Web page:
Out of pure frustration, and feeling like a complete failure at this parenting thing, I punched my kitchen cabinet. I slammed my elbows down on the counter top, smashed my face into my hands, and cried uncontrollably like a little baby. I finally calmed down and started to wipe my eyes, when I felt these little arms reach and wrap around my waist. I heard my oldest daughter, in the quietest little voice say, "I love you, mama!" Naturally, I cried all over again. I repeatedly told her how sorry I was that she saw all of that. I started explaining that I didn't know what it was, but I was going through a lot and I promised her that she would never ever ever see me hit something like that again. I, again, felt like I failed as a mother.

Immediately, as if I felt like I owed the world an apology, but more of an "I need someone to keep me accountable so I will admit what just went down", I picked up my phone and tweeted. I let all of Twitter know that I had failed miserably, and my children witnessed it. Several replies confirming I was not a failure came flooding in, but deep down, no matter who said what, I felt like the World's Worst Mother.

Later that day, after all had calmed down, and I realized how ridiculous I had been....and that my entire church's staff knew about my tantrum...I tweeted again: "Finally ate. Now I feel sick. Kinda embarrassed to show my face at E3 tomorrow after my anger fit this morning." The reply I got made me stop in my tracks and tear up all over again..."If you can't show it here then we have failed. Real place for real people. Come get some love." straight from the phone of one of my pastors. Not surprised, but surprised all at the same time, I replied again "No failing on your end, humility on mine. You know I'll be there..." The reply to this one was a reality check I needed...more than he probably even realizes, and it showed me just how amazing the support I have from my community is: "God gives grace to the humble! Cry on our shoulders and we will praise Him through the storm...Together. #nohoodienecessary"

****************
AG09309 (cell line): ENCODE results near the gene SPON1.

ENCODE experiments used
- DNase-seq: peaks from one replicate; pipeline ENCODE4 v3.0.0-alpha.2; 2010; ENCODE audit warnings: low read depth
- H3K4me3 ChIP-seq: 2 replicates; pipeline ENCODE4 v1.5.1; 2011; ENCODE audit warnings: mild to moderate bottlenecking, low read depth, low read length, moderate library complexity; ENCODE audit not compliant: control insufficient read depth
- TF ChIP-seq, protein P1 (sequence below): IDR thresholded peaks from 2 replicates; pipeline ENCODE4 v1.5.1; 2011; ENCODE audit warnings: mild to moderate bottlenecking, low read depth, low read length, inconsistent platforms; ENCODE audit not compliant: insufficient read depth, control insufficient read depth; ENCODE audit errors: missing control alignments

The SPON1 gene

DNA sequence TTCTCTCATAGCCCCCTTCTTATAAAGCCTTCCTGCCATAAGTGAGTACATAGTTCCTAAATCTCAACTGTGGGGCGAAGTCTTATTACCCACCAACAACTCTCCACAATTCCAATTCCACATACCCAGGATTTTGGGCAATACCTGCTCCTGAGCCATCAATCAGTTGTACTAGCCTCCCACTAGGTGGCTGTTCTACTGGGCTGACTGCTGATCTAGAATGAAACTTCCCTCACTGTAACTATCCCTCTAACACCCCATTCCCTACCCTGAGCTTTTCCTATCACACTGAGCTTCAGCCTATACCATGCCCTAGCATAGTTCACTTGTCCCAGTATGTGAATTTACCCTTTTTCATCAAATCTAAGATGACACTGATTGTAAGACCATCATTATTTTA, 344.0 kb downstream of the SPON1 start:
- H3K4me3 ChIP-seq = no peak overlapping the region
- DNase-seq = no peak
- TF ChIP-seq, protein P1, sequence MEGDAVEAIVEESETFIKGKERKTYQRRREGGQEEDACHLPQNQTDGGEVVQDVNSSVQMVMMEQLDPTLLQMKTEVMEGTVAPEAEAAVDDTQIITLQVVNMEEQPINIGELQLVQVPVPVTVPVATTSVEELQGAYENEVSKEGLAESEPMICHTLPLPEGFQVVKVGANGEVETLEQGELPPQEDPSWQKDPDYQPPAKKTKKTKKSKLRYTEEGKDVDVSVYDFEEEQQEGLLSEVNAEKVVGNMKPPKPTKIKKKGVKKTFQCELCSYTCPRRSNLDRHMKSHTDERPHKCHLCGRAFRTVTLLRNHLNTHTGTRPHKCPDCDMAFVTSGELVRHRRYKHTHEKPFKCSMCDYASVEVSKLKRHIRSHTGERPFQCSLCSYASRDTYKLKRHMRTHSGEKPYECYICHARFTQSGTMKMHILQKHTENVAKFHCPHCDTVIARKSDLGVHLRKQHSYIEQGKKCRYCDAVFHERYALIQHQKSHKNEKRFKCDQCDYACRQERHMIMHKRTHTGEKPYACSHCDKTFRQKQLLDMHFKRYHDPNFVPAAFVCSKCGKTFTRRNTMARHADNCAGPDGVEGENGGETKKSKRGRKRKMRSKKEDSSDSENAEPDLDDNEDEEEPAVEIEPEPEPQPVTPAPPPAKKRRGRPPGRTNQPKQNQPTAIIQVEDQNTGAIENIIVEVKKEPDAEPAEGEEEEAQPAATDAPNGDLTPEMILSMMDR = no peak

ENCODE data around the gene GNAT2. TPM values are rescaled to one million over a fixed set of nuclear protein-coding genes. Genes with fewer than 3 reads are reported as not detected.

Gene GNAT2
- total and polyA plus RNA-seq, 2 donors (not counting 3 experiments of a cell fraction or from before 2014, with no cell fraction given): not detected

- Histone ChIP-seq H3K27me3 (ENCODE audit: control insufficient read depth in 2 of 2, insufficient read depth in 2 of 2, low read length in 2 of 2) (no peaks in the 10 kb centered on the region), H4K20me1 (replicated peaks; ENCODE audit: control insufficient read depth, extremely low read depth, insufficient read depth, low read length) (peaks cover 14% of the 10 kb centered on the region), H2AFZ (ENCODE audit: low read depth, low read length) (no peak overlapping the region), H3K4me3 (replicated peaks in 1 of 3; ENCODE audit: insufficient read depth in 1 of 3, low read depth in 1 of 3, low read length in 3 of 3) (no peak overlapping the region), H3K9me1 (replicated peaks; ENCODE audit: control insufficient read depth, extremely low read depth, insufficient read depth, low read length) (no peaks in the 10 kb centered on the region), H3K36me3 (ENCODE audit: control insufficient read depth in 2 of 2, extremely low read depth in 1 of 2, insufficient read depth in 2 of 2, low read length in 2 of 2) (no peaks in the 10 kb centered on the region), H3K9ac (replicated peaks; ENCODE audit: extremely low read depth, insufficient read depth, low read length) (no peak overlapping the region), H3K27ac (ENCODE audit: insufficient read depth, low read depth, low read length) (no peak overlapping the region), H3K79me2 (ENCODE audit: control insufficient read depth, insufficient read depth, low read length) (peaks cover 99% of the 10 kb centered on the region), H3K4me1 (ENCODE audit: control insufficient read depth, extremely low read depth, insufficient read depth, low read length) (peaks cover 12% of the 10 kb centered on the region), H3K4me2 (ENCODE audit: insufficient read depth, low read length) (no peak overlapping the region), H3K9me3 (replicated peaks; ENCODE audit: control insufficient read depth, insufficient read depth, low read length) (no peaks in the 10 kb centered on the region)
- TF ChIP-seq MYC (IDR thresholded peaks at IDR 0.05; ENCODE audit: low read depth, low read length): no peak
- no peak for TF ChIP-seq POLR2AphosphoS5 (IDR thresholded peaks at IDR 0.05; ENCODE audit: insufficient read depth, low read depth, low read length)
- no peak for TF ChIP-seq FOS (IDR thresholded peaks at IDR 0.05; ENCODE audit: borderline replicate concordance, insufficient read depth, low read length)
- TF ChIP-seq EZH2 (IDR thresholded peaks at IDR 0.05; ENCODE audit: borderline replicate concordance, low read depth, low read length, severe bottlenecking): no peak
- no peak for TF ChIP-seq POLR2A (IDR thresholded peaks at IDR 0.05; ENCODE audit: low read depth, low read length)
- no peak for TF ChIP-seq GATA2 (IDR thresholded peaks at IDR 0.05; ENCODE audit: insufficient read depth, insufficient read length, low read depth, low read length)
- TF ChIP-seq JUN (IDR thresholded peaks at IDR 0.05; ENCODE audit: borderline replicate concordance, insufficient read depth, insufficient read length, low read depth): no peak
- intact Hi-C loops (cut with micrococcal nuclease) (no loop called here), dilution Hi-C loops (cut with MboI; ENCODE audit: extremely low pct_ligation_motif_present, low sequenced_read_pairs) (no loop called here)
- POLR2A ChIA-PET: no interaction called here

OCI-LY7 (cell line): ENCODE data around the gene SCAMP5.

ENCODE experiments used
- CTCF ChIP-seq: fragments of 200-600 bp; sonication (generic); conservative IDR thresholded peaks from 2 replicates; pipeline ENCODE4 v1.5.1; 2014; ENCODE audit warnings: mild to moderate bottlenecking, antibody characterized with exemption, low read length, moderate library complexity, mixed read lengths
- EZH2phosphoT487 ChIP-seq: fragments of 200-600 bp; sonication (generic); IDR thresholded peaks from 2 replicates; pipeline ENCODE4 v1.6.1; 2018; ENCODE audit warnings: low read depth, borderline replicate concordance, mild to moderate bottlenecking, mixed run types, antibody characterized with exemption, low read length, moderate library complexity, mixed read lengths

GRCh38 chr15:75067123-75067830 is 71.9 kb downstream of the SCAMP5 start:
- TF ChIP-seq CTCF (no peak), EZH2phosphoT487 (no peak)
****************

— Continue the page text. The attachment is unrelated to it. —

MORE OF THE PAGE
I am SO THANKFUL to have a church family that loves my family, loves me despite my angry outbursts, doesn't judge, offers to carry my burden WITH me so that I am not walking alone, prays for me, prays WITH me, and best of all..... knows me well enough to know that hoodies are my "safety net" and they have no problem reminding me that I don't need it all the time, because that is what they are there for...

Thanks, E3, for being my safe haven, and a place where I can be loved just the way I am.


3 comments:

  1. Tears, u did again Becky! Im beginning to really look forward to your blog posts so keep em coming....your strength is unbelievable & you know Romans always been "my boo", love you guys!

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  2. Im like her, I def. am addicted to the blogs

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  3. I appreciate your honesty and will be following your blog. I'm a fellow E3er with an autistic son (just a month older than yours) so I can relate! We need to meet!